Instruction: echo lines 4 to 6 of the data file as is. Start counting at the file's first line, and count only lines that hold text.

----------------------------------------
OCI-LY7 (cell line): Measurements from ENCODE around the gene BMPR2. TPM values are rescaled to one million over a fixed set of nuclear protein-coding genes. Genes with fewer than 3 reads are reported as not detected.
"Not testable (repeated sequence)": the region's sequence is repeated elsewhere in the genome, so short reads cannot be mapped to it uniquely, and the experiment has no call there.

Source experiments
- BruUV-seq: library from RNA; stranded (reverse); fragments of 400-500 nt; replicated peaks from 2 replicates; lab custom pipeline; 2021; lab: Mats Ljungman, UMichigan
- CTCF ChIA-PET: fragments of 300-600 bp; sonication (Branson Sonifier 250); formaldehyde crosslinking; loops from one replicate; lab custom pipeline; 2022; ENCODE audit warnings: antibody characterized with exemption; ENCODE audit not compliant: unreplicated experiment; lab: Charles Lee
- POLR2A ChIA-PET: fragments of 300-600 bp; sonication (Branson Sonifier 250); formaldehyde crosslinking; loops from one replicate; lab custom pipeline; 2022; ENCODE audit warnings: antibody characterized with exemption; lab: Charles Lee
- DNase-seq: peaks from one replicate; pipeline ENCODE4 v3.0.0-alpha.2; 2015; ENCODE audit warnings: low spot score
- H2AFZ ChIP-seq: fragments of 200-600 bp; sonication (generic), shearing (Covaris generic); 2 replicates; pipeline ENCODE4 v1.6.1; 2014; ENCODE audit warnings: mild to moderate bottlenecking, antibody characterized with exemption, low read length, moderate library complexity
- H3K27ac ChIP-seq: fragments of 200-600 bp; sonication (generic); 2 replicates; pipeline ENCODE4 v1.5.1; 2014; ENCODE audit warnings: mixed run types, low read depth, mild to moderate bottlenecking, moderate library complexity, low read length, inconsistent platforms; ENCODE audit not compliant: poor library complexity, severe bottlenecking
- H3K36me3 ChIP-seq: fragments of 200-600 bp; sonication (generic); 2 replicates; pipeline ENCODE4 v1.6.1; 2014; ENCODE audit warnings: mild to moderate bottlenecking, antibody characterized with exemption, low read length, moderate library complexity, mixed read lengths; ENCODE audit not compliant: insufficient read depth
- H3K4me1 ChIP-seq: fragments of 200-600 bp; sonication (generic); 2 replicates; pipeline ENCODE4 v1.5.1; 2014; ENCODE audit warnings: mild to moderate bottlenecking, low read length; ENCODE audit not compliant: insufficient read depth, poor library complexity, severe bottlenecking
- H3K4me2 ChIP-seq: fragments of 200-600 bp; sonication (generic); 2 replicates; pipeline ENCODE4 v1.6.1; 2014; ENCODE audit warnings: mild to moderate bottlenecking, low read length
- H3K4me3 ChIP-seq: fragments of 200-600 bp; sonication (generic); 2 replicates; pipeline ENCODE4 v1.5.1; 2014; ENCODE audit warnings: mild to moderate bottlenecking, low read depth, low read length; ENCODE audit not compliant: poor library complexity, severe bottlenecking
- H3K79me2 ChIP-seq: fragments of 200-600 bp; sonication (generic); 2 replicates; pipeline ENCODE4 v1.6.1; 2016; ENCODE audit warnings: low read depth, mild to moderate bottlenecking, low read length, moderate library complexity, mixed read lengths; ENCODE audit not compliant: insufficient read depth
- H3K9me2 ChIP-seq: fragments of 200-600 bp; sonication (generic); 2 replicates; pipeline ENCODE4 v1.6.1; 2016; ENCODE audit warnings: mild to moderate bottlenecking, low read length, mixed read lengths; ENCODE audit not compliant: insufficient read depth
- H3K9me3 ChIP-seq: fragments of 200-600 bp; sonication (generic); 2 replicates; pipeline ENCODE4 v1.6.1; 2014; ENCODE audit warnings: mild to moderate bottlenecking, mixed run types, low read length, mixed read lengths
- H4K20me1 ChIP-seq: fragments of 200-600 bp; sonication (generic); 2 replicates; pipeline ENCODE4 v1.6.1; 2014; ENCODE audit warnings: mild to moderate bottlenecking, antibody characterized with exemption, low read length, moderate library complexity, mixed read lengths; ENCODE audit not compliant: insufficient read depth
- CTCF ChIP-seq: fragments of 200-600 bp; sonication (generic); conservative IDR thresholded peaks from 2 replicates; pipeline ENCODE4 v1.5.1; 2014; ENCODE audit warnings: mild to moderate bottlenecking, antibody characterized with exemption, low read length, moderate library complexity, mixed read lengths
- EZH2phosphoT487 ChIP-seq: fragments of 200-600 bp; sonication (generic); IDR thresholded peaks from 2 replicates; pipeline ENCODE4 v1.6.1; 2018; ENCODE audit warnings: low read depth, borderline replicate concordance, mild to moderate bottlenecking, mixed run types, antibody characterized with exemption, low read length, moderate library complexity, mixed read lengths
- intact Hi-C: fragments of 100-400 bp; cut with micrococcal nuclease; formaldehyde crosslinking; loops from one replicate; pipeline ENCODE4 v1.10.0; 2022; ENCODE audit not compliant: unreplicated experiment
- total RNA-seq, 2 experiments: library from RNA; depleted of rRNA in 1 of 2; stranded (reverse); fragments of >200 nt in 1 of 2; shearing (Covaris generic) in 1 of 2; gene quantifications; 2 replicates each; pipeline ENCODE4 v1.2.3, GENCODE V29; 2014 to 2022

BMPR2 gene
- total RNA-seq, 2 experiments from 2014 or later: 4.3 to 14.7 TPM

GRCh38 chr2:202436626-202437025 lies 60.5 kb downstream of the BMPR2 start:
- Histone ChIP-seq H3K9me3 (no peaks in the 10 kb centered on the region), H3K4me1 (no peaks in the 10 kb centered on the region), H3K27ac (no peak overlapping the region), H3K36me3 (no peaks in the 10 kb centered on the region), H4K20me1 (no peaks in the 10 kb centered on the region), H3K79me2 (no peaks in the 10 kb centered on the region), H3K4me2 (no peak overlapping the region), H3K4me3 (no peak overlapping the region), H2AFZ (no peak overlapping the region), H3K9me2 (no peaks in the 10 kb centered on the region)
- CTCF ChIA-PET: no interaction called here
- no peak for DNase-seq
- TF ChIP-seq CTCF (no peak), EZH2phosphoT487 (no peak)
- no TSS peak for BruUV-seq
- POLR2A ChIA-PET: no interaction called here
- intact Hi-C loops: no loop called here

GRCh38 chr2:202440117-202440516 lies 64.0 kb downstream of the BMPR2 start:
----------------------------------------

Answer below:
- BruUV-seq: library from RNA; stranded (reverse); fragments of 400-500 nt; replicated peaks from 2 replicates; lab custom pipeline; 2021; lab: Mats Ljungman, UMichigan
- CTCF ChIA-PET: fragments of 300-600 bp; sonication (Branson Sonifier 250); formaldehyde crosslinking; loops from one replicate; lab custom pipeline; 2022; ENCODE audit warnings: antibody characterized with exemption; ENCODE audit not compliant: unreplicated experiment; lab: Charles Lee
- POLR2A ChIA-PET: fragments of 300-600 bp; sonication (Branson Sonifier 250); formaldehyde crosslinking; loops from one replicate; lab custom pipeline; 2022; ENCODE audit warnings: antibody characterized with exemption; lab: Charles Lee